This year, the Lerner College celebrated eight excellent alumni at its 27th annual Alumni Awards of Excellence. In the Alumni Spotlight blog series, we get to know these professional trailblazers with Q&A sessions.
The blog series’ first article highlighted alumna Esther Sportello, winner of Lerner’s inaugural Rising Star Alumni Award, which recognizes recent alumni who exemplify the qualities and spirit of Lerner’s Alumni Awards.
In this installment, we talk with winner Michael McCafferty, director of the Launcher Entrepreneurship Program and Bright Spot Farms, and alumnus of the Lerner Master of Arts in Economics and Entrepreneurship for Educators (MAEEE) program. Read on to learn more about how McCafferty’s time at Lerner helped him to develop his passion for giving back to the people of Delaware through social entrepreneurship:
Q: How does it feel to be selected for the Lerner Alumni Award of Excellence?
A: When I was first contacted by Dean Weber, I was very surprised and humbled by this prestigious award. As it sunk in, I felt that it validated all the hard work I have put into starting Bright Spot Farms, an urban farm in Wilmington that employs youth that have aged out of the foster care system. For many of the young adults, working on the farm was their first job. We focused on developing structure in their lives and helped them develop a work ethic.
Q: What made you decide to pursue a business degree?
A: After I sold the business my wife Naomi and I started 25 years earlier (Farm Meadows Nursery), I realized that I wanted to share my knowledge with others who wanted to become entrepreneurs. I was fortunate to be accepted into the MAEEE graduate program offered by the Center for Economic Education and Entrepreneurship (CEEE). Over the course of 2 years, I worked with 25 gifted educators from around the world under the guidance of Bonnie Meszaros, Mike Arnold, Jim Butkiewicz and Jim O’Neil.
Q: What opportunities did you have during your time at Lerner College, and how have these opportunities influenced your future career?
A: The opportunity to obtain my master’s degree at the Lerner College later in my career was a fantastic way to develop the idea of social entrepreneurship programs that would benefit people throughout the State of Delaware. I had the opportunity to work closely with professors who would help develop some of these ideas. They stressed to me the importance of leadership and how to develop innovative solutions to resolve complex social challenges.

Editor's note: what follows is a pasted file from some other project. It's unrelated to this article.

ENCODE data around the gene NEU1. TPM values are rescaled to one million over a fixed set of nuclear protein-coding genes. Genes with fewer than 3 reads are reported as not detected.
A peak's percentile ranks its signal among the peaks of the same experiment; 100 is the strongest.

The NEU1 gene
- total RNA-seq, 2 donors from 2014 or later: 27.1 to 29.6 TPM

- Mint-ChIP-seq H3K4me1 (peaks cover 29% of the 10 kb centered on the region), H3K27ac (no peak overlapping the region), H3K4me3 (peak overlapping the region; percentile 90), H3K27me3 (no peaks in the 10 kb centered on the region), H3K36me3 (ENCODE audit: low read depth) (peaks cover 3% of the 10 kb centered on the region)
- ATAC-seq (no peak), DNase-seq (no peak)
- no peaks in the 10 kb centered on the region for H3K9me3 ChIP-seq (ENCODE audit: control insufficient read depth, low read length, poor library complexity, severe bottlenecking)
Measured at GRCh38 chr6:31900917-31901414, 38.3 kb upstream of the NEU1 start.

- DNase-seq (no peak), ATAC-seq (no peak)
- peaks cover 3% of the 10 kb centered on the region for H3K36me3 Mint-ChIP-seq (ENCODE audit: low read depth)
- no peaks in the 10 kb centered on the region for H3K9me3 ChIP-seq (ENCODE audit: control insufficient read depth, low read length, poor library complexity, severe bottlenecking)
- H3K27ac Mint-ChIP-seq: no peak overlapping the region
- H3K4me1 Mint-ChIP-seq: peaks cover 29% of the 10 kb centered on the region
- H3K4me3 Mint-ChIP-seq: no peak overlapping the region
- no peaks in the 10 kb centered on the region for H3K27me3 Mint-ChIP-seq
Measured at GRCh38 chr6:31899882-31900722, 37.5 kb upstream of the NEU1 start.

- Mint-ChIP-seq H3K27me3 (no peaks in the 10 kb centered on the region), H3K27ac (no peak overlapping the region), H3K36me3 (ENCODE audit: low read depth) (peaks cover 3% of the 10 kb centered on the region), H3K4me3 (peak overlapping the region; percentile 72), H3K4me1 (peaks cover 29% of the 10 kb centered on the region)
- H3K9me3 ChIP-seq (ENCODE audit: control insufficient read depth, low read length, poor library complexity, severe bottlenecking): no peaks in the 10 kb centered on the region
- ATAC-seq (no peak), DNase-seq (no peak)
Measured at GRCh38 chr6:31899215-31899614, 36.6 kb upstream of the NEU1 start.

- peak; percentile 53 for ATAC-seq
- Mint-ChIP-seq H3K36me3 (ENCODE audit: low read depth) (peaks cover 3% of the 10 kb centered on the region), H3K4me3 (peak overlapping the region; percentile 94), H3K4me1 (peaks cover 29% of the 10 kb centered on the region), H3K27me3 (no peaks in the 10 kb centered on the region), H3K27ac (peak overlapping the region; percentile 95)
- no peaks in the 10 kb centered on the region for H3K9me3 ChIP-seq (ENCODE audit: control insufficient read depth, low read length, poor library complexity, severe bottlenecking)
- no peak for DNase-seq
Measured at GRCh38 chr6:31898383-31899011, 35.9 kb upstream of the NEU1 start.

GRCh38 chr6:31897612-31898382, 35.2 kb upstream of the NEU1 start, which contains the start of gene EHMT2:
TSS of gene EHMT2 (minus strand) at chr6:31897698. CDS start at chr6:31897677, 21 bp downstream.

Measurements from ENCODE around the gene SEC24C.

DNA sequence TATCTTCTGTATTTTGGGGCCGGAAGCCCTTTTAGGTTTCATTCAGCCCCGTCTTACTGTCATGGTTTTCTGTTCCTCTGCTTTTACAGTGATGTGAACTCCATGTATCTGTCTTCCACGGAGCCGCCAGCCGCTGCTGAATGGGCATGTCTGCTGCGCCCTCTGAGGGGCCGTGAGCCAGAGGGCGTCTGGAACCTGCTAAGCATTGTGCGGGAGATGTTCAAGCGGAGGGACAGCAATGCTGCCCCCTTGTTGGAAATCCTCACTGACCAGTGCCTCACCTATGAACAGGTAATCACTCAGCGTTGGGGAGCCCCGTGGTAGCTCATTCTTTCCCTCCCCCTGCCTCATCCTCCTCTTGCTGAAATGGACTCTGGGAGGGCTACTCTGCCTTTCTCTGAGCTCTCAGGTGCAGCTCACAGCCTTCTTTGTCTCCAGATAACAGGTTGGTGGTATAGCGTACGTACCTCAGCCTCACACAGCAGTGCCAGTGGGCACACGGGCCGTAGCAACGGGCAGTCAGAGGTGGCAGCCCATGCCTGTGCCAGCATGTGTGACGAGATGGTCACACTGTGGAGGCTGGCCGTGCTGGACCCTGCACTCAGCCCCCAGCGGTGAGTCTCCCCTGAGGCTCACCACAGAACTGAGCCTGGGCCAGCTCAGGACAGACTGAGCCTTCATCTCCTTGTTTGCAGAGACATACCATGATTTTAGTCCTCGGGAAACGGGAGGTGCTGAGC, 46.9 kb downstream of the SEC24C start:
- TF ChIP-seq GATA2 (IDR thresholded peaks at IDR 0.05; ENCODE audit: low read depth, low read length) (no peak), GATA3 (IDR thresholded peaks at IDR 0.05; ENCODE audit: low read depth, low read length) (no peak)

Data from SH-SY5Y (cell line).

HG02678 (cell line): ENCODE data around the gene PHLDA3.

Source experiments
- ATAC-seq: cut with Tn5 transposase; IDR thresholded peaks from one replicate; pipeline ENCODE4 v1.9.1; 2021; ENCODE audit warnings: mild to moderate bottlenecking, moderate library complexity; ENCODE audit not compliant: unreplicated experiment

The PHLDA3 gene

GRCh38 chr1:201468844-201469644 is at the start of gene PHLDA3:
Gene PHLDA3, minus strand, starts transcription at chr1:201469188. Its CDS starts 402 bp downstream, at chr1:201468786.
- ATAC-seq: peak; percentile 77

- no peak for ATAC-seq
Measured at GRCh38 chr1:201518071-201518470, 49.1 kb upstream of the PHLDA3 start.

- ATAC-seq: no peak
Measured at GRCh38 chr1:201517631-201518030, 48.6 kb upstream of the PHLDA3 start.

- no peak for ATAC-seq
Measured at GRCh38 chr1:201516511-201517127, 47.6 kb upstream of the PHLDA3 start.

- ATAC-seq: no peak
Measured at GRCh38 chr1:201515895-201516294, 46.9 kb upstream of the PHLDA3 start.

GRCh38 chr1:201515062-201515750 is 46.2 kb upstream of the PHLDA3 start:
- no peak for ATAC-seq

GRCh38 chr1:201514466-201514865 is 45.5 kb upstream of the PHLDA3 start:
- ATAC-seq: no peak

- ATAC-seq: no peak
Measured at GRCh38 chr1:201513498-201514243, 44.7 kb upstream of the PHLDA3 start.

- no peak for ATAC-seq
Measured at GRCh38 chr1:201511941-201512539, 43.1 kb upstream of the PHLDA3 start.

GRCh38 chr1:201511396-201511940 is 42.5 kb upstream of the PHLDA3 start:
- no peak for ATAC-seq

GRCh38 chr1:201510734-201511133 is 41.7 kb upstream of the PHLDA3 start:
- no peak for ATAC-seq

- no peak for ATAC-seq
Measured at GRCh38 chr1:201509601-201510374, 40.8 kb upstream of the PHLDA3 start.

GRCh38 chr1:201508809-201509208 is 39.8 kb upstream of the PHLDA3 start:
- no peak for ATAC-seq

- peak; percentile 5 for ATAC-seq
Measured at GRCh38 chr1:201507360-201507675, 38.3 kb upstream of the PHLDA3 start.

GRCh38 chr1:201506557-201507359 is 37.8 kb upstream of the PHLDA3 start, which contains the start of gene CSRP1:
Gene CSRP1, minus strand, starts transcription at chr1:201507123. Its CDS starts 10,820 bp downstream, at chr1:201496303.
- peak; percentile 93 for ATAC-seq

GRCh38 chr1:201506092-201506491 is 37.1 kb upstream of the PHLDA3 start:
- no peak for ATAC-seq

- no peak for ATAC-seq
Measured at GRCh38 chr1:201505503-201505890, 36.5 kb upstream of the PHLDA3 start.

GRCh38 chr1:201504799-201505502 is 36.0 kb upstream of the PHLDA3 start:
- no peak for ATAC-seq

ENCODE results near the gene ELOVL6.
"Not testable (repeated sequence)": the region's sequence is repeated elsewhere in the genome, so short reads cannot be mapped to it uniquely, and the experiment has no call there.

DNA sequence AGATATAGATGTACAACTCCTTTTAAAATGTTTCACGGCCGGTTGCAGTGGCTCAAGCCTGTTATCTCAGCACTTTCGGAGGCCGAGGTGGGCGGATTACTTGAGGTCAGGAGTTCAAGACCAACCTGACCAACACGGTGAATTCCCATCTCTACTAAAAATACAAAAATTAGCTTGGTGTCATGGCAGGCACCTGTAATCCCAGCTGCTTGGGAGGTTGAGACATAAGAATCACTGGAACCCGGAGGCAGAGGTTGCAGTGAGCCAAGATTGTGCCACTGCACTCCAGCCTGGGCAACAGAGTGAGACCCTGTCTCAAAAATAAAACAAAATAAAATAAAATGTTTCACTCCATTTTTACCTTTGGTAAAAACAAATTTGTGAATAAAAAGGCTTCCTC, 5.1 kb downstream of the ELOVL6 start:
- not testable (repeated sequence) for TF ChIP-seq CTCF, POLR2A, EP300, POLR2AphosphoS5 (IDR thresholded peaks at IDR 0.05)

Dr. Jim O’Neil was very influential in my latest project, the Launcher Entrepreneurship Program. This program educates and gives technical assistance to small business entrepreneurs in low-income areas. Over the past two years, we have started over 65 new businesses in Delaware that have hired over 150 new employees. This program would not be here without the support of the CEEE.
Q: Why do you decide to give back to the Lerner College?
A: No one is a success on their own. We all have mentors and role models that have helped us become a successful. Now it is my time to work with others who have the same dreams and aspirations as I have had. The great thing about working with students at Lerner College is that they are passionate about making a difference, and their energy is contagious. I would strongly recommend that all graduates of the Lerner College explore the many different opportunities offered by the college to mentor and support the students of not just Lerner but all students attending the University of Delaware.
Q: What is your proudest career moment so far?
A: Working with foster youth is one of the most challenging and difficult jobs anyone can have. Most of these young adults have been forgotten and abused for many years. The violence they face daily is staggering. When one of these young adults that has been in the Bright Spot Farms program works through the many challenges they face and realizes the power within themselves to live the life they want, it is a powerful and amazing transformation. Nothing makes me prouder then when these young adults come back and mentor the other youth in the program.